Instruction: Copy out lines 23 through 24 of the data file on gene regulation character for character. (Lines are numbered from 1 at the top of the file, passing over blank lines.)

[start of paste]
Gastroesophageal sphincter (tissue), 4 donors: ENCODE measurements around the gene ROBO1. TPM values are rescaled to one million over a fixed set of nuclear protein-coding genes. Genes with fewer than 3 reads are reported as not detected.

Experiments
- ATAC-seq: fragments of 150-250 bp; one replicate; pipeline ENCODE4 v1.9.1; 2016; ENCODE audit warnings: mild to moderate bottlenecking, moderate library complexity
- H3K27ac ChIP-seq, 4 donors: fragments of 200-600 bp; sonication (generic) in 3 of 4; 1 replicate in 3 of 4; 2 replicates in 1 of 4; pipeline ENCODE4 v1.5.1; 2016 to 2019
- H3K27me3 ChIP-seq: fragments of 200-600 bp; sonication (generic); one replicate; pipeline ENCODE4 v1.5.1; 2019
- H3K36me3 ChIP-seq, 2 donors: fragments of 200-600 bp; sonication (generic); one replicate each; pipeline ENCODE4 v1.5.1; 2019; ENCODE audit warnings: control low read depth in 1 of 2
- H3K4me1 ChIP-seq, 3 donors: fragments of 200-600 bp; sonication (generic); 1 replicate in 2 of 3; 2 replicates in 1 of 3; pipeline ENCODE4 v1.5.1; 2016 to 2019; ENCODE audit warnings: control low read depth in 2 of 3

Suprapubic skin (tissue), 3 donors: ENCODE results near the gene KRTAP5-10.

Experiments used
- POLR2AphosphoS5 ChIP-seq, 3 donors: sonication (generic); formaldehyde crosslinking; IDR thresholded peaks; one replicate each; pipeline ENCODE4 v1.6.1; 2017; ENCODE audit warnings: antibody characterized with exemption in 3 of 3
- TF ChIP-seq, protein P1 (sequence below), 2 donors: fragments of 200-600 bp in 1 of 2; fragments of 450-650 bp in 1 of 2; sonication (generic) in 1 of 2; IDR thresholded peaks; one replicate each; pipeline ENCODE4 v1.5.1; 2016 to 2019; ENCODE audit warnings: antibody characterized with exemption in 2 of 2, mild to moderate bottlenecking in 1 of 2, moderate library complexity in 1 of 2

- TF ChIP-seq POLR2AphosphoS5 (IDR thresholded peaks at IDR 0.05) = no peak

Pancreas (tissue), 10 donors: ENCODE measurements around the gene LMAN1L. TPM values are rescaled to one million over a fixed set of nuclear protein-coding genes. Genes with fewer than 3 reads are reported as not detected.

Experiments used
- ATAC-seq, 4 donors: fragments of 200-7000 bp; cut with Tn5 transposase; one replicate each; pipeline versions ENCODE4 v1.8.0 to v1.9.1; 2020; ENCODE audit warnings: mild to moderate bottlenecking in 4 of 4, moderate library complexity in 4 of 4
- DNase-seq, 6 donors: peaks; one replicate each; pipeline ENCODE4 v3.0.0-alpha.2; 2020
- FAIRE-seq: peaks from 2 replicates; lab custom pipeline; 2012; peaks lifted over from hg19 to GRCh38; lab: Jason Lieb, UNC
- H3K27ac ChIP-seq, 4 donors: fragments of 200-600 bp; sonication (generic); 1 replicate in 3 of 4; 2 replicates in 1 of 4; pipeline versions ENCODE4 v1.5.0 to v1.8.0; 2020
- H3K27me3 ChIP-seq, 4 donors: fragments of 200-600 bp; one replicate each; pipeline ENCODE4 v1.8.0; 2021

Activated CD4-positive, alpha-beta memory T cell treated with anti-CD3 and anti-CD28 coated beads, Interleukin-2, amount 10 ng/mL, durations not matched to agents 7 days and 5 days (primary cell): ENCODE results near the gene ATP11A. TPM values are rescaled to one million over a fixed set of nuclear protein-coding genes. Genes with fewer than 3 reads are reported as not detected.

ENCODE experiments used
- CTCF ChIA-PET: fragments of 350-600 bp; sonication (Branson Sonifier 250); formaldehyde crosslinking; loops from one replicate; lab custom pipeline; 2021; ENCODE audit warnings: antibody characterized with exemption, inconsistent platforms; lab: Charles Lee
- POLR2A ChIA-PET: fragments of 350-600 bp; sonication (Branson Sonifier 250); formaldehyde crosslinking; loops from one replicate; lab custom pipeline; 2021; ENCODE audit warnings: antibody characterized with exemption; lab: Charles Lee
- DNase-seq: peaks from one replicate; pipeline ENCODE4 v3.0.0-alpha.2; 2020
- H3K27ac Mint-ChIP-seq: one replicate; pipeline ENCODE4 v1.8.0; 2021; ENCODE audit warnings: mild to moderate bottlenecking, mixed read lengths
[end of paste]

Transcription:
- POLR2A ChIA-PET: fragments of 350-600 bp; sonication (Branson Sonifier 250); formaldehyde crosslinking; loops from one replicate; lab custom pipeline; 2021; ENCODE audit warnings: antibody characterized with exemption; lab: Charles Lee
- DNase-seq: peaks from one replicate; pipeline ENCODE4 v3.0.0-alpha.2; 2020